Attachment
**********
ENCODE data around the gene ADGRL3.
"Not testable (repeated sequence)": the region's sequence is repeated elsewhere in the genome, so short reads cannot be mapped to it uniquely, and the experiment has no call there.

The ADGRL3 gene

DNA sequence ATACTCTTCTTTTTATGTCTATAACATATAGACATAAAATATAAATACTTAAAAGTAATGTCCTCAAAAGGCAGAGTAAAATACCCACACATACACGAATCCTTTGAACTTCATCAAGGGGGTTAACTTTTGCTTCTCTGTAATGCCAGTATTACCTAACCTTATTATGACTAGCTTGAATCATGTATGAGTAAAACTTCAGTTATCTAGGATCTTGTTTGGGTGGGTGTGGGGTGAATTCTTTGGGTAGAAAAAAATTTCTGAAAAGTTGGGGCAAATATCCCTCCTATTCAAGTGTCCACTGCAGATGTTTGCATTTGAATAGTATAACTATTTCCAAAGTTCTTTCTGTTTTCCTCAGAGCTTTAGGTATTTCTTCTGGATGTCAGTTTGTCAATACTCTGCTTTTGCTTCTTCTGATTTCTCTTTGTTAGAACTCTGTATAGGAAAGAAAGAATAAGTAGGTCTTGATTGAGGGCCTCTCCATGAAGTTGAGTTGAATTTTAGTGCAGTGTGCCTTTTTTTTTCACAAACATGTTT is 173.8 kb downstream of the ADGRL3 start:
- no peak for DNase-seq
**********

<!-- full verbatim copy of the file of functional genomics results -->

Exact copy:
ENCODE data around the gene ADGRL3.
"Not testable (repeated sequence)": the region's sequence is repeated elsewhere in the genome, so short reads cannot be mapped to it uniquely, and the experiment has no call there.

The ADGRL3 gene

DNA sequence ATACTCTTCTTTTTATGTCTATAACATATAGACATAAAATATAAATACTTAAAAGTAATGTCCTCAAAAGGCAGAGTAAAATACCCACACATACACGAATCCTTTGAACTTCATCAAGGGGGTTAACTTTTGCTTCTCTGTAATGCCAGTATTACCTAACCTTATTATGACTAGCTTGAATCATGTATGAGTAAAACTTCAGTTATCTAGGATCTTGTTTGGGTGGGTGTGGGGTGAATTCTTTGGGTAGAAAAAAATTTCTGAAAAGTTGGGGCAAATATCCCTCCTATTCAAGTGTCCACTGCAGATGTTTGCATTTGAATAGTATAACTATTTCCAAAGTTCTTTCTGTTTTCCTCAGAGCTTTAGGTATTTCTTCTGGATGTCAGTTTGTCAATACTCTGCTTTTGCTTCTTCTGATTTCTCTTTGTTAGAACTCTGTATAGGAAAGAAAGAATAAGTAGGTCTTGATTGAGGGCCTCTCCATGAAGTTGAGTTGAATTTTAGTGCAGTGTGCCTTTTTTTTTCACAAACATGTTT is 173.8 kb downstream of the ADGRL3 start:
- no peak for DNase-seq